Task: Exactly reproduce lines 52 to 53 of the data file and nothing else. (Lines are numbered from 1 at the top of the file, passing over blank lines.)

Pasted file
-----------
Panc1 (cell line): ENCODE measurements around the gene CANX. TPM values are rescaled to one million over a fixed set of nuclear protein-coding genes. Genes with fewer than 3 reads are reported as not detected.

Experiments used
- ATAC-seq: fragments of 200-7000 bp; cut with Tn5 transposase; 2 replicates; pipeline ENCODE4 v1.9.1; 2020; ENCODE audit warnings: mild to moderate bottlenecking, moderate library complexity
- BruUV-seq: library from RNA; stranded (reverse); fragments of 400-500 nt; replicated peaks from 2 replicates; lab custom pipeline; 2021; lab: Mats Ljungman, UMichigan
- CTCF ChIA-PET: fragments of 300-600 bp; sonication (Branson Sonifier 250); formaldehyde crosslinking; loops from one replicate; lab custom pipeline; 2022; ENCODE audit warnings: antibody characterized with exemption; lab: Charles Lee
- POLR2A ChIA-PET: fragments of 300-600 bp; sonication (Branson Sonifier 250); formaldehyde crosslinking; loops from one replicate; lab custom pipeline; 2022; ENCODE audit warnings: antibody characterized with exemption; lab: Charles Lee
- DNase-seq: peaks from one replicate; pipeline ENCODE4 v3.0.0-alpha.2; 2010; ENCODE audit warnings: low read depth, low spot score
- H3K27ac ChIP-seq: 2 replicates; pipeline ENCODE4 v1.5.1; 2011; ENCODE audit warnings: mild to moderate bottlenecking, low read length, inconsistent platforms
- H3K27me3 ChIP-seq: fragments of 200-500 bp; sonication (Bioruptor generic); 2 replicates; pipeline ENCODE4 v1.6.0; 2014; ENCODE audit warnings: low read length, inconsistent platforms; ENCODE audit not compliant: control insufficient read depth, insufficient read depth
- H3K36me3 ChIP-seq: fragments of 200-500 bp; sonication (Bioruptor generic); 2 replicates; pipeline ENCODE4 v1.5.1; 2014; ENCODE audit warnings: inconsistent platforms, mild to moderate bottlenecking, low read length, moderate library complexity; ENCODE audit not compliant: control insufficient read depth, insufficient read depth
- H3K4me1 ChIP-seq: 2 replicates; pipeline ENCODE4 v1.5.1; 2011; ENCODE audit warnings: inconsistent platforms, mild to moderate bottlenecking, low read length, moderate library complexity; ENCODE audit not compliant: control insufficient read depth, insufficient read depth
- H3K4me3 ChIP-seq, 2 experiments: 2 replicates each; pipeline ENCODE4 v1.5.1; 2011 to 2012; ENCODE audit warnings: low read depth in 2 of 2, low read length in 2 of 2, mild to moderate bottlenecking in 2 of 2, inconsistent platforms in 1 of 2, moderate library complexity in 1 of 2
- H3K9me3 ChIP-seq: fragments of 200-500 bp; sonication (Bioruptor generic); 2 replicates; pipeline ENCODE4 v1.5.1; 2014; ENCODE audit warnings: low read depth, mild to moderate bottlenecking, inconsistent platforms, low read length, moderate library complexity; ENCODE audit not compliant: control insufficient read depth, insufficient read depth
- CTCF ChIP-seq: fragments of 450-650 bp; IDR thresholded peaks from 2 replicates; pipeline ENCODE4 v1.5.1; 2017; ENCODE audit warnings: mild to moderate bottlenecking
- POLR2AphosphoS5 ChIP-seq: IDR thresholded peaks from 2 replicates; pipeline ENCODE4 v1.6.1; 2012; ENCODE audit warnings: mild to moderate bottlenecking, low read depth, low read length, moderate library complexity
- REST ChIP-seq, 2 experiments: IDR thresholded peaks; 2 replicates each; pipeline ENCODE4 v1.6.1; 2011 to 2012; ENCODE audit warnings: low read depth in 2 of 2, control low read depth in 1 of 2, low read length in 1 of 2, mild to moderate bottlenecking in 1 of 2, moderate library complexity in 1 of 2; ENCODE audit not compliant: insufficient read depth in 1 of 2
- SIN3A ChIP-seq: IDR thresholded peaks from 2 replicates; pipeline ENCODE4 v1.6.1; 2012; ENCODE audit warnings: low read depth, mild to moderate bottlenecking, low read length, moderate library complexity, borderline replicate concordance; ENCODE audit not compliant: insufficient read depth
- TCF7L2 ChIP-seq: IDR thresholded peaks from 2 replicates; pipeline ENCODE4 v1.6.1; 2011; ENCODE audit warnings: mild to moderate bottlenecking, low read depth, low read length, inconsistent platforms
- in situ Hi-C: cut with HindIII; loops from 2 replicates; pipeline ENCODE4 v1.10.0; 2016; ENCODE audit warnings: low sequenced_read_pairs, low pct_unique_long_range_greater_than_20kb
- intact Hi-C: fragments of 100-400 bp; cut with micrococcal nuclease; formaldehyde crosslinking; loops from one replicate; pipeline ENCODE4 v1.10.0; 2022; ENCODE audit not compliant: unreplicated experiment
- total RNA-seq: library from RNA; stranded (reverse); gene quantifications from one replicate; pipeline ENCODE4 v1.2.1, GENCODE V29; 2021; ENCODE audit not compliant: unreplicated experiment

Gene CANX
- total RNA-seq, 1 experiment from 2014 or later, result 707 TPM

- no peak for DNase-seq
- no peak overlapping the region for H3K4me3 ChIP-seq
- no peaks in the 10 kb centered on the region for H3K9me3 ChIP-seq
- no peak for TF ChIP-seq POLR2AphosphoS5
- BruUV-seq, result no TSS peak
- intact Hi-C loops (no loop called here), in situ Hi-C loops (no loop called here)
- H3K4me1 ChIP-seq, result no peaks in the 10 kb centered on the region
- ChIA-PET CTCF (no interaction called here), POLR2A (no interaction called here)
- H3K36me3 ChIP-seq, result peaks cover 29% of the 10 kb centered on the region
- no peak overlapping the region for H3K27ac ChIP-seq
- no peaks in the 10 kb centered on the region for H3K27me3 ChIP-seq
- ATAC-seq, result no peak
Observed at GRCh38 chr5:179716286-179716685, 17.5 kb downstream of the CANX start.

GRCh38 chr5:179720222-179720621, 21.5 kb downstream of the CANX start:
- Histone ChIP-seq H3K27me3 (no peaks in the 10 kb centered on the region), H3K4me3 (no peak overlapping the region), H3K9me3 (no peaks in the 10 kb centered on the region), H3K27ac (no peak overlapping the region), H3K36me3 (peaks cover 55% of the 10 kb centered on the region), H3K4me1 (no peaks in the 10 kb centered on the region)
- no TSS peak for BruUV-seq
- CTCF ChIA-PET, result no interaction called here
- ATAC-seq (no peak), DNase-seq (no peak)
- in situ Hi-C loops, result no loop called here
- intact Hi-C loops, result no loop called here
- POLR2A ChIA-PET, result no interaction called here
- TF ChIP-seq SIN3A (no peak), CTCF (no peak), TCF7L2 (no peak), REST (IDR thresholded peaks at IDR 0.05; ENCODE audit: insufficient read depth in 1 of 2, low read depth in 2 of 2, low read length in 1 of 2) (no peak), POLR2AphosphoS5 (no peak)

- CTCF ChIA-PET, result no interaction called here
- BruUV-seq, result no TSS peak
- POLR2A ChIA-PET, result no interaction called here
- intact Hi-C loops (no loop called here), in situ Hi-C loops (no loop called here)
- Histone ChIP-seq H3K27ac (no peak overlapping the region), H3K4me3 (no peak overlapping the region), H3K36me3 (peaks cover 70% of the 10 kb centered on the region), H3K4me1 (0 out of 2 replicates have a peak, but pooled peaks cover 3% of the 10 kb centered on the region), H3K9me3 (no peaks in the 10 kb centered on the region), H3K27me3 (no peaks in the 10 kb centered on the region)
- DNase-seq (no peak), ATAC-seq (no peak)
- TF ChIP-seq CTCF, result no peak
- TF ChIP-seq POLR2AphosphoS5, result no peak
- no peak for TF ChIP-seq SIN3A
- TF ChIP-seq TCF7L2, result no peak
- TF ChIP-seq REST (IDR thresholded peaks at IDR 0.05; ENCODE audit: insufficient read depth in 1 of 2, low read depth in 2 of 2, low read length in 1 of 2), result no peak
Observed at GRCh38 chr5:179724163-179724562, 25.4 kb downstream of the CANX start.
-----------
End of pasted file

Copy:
- TF ChIP-seq CTCF, result no peak
- TF ChIP-seq POLR2AphosphoS5, result no peak